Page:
But Lippestad said in an earlier news conference that his client felt the "operation" was going ahead as planned and had assumed he would be taken down by police sooner than he was. About 90 minutes into his rampage, a SWAT team reached him, and he surrendered.

The attacks began with a bombing outside the building that houses the prime minister's office in Oslo. Then, Breivik opened fire on an island retreat for the youth wing of the Labor Party, leaving dozens dead and hundreds of terrified young people scrambling to escape, many diving into the water to try to swim away.

While Breivik says he acted alone and police believe he didn't have any accomplices, he claimed that several cells of his terror organization exist abroad, including two in Norway, Lippestad told reporters. It was his first press conference since taking the case.

Though Breivik has been charged with acts of terrorism, Lippestad told the AP he could also be charged with crimes against humanity. Although the stiffest sentence in Norway is 21 years, the lawyer said his client would never be set free.

"His reason (for the attacks) is that he wants to start a war against democracy, against the Muslims in the world, and as he said he wants to liberate Europe and the Western world," said Lippestad.

Asked how his client looks up himself, he said: "As a savior, some kind of savior."

Two psychiatric experts will evaluate Breivik to determine whether he is mentally ill, said Lippestad, adding that it's too early to say whether that will be his defense.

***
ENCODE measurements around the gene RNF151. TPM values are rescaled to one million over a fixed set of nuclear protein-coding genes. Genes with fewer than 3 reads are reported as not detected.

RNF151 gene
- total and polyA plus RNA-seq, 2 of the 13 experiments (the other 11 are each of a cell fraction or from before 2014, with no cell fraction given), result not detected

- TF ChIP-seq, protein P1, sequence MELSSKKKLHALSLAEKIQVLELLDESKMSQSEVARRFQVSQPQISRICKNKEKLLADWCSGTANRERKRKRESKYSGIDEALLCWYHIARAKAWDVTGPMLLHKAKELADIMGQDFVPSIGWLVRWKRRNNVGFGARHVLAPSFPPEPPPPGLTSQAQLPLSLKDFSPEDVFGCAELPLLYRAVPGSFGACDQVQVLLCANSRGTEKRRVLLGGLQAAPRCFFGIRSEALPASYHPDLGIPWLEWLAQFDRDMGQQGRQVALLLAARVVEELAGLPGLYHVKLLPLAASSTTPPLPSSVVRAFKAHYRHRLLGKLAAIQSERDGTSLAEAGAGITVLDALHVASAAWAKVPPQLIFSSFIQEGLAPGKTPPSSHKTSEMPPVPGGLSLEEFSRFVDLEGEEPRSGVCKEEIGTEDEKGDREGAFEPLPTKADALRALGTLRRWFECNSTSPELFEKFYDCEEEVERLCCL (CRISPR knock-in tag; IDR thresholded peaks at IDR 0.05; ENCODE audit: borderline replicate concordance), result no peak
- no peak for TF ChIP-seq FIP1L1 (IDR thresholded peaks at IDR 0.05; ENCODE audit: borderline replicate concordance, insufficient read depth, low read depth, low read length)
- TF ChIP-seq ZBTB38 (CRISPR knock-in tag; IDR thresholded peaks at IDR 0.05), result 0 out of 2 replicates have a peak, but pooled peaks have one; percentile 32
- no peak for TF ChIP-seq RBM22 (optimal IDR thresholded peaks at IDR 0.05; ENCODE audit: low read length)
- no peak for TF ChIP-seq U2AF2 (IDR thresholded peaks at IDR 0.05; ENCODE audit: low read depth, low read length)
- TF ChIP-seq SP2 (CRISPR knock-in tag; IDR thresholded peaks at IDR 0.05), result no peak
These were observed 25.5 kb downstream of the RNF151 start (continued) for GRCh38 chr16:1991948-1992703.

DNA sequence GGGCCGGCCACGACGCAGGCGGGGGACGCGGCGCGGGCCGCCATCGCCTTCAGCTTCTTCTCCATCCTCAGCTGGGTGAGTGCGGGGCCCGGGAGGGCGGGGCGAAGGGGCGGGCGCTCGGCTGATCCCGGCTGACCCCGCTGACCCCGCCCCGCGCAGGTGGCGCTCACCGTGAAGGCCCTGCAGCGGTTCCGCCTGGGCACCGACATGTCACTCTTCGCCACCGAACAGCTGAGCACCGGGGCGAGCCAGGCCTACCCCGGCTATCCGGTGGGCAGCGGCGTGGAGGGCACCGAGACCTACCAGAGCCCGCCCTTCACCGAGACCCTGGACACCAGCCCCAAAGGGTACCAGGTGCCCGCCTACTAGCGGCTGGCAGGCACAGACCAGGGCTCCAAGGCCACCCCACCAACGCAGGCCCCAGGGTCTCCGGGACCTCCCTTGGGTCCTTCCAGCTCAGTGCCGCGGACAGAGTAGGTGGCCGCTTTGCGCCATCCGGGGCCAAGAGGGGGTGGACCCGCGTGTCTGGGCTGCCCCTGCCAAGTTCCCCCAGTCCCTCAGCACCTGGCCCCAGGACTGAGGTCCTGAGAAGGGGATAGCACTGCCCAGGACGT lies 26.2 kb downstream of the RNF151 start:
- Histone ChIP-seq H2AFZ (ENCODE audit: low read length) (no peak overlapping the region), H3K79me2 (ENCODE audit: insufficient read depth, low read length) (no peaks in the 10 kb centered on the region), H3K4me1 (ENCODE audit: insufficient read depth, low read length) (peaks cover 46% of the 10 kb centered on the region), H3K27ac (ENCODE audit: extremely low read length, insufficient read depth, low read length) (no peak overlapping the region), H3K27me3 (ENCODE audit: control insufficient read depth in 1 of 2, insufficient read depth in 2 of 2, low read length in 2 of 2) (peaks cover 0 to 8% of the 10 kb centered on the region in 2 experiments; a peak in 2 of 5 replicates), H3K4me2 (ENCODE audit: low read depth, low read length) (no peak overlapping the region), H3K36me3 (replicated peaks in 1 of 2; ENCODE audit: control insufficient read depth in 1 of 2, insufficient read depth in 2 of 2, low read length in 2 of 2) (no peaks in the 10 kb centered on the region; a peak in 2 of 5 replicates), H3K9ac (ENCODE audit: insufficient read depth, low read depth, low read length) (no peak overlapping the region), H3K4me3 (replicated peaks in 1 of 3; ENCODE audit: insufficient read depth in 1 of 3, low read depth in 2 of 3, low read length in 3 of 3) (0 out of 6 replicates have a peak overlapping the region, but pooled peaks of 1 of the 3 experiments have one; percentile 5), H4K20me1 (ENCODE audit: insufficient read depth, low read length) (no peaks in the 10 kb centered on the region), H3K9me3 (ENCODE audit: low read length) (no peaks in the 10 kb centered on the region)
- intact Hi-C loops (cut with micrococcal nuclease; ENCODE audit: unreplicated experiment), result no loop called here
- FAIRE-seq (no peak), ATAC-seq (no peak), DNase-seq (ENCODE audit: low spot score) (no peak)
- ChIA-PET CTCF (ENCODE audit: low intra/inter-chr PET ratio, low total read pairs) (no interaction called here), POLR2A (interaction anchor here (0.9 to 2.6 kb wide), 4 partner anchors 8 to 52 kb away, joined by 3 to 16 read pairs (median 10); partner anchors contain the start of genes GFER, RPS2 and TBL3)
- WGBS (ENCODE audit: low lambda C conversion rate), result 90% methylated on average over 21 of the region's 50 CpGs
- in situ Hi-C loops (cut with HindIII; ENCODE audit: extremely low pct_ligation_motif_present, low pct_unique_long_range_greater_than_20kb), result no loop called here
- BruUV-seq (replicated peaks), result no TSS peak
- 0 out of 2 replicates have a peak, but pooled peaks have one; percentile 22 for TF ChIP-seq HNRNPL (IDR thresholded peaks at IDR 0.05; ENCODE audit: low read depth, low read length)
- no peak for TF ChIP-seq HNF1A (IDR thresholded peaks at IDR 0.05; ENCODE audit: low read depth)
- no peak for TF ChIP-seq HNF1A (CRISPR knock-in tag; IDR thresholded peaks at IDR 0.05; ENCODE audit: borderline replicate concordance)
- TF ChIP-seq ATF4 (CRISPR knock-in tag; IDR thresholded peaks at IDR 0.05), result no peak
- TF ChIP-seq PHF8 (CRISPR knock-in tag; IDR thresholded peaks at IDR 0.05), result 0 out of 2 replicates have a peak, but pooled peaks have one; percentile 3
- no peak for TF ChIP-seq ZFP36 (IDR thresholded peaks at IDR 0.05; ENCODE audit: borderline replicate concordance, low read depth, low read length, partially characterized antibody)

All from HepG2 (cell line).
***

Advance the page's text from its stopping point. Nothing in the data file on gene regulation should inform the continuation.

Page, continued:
"This whole case has indicated that he's insane," he told reporters.

Earlier, Norway's justice minister told reporters that employees from his department are still missing.

There is a particular focus on identifying the dead since authorities dramatically lowered the death toll Monday, apparently because they counted 18 bodies twice in the confusion following the massacre. They initially said 86 people died on the island, but now say the figure is 68.

"The Justice Ministry has people who are missing, we have people who are very hard hit by this and we are without offices," minister Knut Storberget told reporters.

Storberget also offered a defense of the police in response to a question about the mounting admissions of missteps.

Police have acknowledged that they took 90 minutes to reach Utoya island. They weren't able to deploy a helicopter because the entire crew had been sent on vacation. Victims who called emergency services from the midst of the massacre reported being told to stay off the line because authorities were dealing with the Oslo bombing.